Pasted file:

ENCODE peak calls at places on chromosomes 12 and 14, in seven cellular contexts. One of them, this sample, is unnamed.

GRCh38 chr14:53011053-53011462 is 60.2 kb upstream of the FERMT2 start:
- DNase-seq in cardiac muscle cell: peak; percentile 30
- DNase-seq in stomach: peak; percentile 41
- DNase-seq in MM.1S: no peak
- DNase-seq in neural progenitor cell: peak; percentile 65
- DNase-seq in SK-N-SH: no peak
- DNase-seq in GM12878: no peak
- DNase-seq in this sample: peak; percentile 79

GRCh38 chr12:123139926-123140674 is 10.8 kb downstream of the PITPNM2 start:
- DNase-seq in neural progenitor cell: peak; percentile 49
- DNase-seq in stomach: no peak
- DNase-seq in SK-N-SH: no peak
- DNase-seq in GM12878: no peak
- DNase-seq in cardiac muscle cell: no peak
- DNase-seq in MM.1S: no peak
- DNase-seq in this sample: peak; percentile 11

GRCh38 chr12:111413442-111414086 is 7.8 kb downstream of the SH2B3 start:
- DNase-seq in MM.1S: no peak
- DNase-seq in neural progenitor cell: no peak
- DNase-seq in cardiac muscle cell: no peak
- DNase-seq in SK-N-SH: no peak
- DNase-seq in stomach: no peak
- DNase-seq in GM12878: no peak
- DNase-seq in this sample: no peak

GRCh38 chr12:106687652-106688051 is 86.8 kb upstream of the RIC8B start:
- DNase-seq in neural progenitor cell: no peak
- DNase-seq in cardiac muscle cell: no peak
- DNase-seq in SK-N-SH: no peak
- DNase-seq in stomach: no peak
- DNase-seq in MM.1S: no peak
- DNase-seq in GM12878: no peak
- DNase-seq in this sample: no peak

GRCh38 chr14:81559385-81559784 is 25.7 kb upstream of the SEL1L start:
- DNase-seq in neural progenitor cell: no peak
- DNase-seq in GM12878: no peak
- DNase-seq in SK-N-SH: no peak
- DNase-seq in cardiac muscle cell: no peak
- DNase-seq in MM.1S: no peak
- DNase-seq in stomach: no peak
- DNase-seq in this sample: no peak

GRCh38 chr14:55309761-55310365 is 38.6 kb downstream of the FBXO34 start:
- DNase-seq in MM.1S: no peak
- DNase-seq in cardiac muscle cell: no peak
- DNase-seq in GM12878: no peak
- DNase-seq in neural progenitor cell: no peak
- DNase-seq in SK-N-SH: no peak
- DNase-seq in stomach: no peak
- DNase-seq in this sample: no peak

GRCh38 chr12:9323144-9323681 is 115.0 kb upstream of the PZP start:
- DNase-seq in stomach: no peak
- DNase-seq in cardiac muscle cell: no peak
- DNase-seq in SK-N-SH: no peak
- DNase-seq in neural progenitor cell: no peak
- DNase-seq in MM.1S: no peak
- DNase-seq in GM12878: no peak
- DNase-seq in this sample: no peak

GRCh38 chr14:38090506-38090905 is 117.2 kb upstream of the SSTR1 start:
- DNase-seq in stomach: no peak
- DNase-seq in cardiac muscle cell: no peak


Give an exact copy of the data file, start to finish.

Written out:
ENCODE peak calls at places on chromosomes 12 and 14, in seven cellular contexts. One of them, this sample, is unnamed.

GRCh38 chr14:53011053-53011462 is 60.2 kb upstream of the FERMT2 start:
- DNase-seq in cardiac muscle cell: peak; percentile 30
- DNase-seq in stomach: peak; percentile 41
- DNase-seq in MM.1S: no peak
- DNase-seq in neural progenitor cell: peak; percentile 65
- DNase-seq in SK-N-SH: no peak
- DNase-seq in GM12878: no peak
- DNase-seq in this sample: peak; percentile 79

GRCh38 chr12:123139926-123140674 is 10.8 kb downstream of the PITPNM2 start:
- DNase-seq in neural progenitor cell: peak; percentile 49
- DNase-seq in stomach: no peak
- DNase-seq in SK-N-SH: no peak
- DNase-seq in GM12878: no peak
- DNase-seq in cardiac muscle cell: no peak
- DNase-seq in MM.1S: no peak
- DNase-seq in this sample: peak; percentile 11

GRCh38 chr12:111413442-111414086 is 7.8 kb downstream of the SH2B3 start:
- DNase-seq in MM.1S: no peak
- DNase-seq in neural progenitor cell: no peak
- DNase-seq in cardiac muscle cell: no peak
- DNase-seq in SK-N-SH: no peak
- DNase-seq in stomach: no peak
- DNase-seq in GM12878: no peak
- DNase-seq in this sample: no peak

GRCh38 chr12:106687652-106688051 is 86.8 kb upstream of the RIC8B start:
- DNase-seq in neural progenitor cell: no peak
- DNase-seq in cardiac muscle cell: no peak
- DNase-seq in SK-N-SH: no peak
- DNase-seq in stomach: no peak
- DNase-seq in MM.1S: no peak
- DNase-seq in GM12878: no peak
- DNase-seq in this sample: no peak

GRCh38 chr14:81559385-81559784 is 25.7 kb upstream of the SEL1L start:
- DNase-seq in neural progenitor cell: no peak
- DNase-seq in GM12878: no peak
- DNase-seq in SK-N-SH: no peak
- DNase-seq in cardiac muscle cell: no peak
- DNase-seq in MM.1S: no peak
- DNase-seq in stomach: no peak
- DNase-seq in this sample: no peak

GRCh38 chr14:55309761-55310365 is 38.6 kb downstream of the FBXO34 start:
- DNase-seq in MM.1S: no peak
- DNase-seq in cardiac muscle cell: no peak
- DNase-seq in GM12878: no peak
- DNase-seq in neural progenitor cell: no peak
- DNase-seq in SK-N-SH: no peak
- DNase-seq in stomach: no peak
- DNase-seq in this sample: no peak

GRCh38 chr12:9323144-9323681 is 115.0 kb upstream of the PZP start:
- DNase-seq in stomach: no peak
- DNase-seq in cardiac muscle cell: no peak
- DNase-seq in SK-N-SH: no peak
- DNase-seq in neural progenitor cell: no peak
- DNase-seq in MM.1S: no peak
- DNase-seq in GM12878: no peak
- DNase-seq in this sample: no peak

GRCh38 chr14:38090506-38090905 is 117.2 kb upstream of the SSTR1 start:
- DNase-seq in stomach: no peak
- DNase-seq in cardiac muscle cell: no peak